Podcast: The first caffeine-'addicted' bacteria

June 11th, 2013
The latest episode in the American Chemical Society's (ACS') award-winning Global Challenges/Chemistry Solutions podcast series describes bacteria that are "addicted" to caffeine in a way that promises practical uses ranging from decontamination of wastewater to bioproduction of medications for asthma.

Based on a report by Jeffrey Barrick, Ph.D., and colleagues in the journal ACS Synthetic Biology, the new podcast is available without charge at iTunes and from http://www.acs.org/globalchallenges.

Some people may joke about living on caffeine, but scientists now have genetically engineered E. coli bacteria to do that—literally.

Barrick and colleagues note that caffeine and related chemical compounds have become important water pollutants due to widespread use in coffee, soda pop, tea, energy drinks, chocolate and certain medications. These include prescription drugs for asthma and other lung diseases.

The scientists knew that a natural soil bacterium, Pseudomonas putida CBB5, can actually live solely on caffeine and could be used to clean up such environmental contamination. So they set out to transfer genetic gear for breaking down caffeine from P. putida into that old workhorse of biotechnology, E. coli, which is easy to handle and grow.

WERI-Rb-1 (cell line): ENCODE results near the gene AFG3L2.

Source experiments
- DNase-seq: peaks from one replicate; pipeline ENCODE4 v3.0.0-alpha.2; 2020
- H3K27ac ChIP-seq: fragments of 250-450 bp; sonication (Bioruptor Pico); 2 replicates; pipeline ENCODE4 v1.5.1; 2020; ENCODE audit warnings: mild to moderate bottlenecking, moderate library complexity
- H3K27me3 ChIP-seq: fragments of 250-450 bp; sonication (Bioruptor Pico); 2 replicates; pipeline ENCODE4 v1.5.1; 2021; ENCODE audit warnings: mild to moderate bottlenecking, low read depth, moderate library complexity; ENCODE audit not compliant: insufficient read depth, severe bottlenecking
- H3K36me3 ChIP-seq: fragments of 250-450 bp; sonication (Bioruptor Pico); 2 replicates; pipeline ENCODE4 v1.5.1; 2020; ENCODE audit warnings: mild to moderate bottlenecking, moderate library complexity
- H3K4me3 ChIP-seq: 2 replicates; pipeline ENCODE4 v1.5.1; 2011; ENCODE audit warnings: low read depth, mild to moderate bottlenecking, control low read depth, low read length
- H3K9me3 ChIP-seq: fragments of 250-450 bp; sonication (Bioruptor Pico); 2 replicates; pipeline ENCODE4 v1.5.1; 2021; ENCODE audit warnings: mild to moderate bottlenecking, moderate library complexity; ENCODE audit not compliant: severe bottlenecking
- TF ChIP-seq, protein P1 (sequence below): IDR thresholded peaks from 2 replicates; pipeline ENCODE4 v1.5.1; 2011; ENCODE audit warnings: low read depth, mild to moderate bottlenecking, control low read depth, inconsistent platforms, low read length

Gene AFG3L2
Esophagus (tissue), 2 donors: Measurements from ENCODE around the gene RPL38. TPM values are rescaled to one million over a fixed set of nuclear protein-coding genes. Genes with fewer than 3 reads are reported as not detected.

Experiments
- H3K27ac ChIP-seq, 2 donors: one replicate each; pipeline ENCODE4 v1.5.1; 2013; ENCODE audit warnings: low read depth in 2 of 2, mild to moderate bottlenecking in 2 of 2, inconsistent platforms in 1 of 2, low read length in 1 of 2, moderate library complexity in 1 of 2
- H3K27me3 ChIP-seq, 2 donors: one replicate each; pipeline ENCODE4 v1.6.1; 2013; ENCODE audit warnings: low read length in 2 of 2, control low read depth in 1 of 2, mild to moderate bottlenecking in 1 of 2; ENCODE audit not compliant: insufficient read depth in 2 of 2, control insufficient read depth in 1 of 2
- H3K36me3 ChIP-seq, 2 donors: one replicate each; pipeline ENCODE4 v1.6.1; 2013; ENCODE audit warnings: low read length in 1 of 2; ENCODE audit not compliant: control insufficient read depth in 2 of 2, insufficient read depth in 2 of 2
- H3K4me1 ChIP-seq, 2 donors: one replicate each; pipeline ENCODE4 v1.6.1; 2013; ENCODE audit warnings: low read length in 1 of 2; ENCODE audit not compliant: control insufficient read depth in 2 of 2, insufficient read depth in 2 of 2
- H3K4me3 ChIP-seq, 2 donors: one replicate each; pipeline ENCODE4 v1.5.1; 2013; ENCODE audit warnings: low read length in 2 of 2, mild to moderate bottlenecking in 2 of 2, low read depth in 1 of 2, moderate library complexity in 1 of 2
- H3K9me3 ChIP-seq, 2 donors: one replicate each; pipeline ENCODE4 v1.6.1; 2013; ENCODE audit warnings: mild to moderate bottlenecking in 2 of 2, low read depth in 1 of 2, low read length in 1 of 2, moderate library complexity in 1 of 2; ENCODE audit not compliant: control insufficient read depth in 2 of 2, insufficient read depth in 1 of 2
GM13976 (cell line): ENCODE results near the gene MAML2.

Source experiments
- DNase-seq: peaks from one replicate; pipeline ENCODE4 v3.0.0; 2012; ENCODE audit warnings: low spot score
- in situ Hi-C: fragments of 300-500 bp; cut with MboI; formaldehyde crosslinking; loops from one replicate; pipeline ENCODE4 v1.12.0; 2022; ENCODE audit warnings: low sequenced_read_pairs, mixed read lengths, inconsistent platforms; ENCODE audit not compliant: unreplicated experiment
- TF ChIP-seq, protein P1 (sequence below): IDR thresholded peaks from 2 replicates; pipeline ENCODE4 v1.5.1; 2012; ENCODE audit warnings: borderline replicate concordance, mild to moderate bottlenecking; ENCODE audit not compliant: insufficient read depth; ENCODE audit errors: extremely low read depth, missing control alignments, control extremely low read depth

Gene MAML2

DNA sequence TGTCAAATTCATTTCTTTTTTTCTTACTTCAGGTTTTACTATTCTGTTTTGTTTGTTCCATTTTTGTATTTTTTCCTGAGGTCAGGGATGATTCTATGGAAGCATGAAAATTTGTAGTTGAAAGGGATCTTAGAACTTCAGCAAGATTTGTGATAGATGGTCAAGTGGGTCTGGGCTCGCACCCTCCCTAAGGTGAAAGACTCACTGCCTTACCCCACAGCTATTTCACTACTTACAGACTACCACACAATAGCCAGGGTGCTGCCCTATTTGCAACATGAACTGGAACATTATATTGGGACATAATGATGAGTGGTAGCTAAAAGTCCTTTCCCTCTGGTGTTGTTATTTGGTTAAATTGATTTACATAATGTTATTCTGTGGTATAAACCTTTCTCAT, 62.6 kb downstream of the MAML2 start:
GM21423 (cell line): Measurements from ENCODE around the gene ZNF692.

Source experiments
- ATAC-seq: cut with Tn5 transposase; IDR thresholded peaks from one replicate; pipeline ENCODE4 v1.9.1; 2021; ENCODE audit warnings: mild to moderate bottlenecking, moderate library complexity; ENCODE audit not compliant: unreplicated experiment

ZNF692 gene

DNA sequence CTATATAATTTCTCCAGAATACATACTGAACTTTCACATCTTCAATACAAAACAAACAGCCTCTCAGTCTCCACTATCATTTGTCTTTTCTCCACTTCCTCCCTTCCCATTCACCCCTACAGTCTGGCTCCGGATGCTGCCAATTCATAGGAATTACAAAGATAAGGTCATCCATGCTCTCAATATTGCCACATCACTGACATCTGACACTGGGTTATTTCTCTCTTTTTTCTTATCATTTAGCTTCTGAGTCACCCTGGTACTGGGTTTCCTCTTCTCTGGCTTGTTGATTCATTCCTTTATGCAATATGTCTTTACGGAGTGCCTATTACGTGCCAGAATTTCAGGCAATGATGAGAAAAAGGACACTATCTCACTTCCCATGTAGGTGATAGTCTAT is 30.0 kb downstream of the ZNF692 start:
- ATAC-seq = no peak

The study reports their success in doing so, as well as use of the E. coli for decaffeination and measuring the caffeine content of beverages. It describes development of a synthetic packet of genes for breaking down caffeine and related compounds that can be moved easily to other microbes. When engineered into certain E. coli, the result was bacteria literally addicted to caffeine.

The genetic packet could have applications beyond environmental remediation, the scientists say, citing potential use as a sensor to measure caffeine levels in beverages, in recovery of nutrient-rich byproducts of coffee processing and for the cost-effective bioproduction of medicines.

Provided by American Chemical Society

This Phys.org Science News Wire page contains a press release issued by an organization mentioned above and is provided to you “as is” with little or no review from Phys.Org staff.

More news stories

'Droneboarding' takes off in Latvia

Skirted on all sides by snow-clad pine forests, Latvia's remote Lake Ninieris would be the perfect picture of winter tranquility—were it not for the huge drone buzzing like a swarm of angry bees as it zooms above the solid ...

Singapore 2G switchoff highlights digital divide

When Singapore pulls the plug on its 2G mobile phone network this year, thousands of people could be stuck without a signal—digital have-nots left behind by the relentless march of technology.

Humans, not climate change, wiped out Australian megafauna

New evidence involving the ancient poop of some of the huge and astonishing creatures that once roamed Australia indicates the primary cause of their extinction around 45,000 years ago was likely a result of humans, not climate ...

Image: Wavemaker moon Daphnis

The wavemaker moon, Daphnis, is featured in this view, taken as NASA's Cassini spacecraft made one of its ring-grazing passes over the outer edges of Saturn's rings on Jan. 16, 2017. This is the closest view of the small ...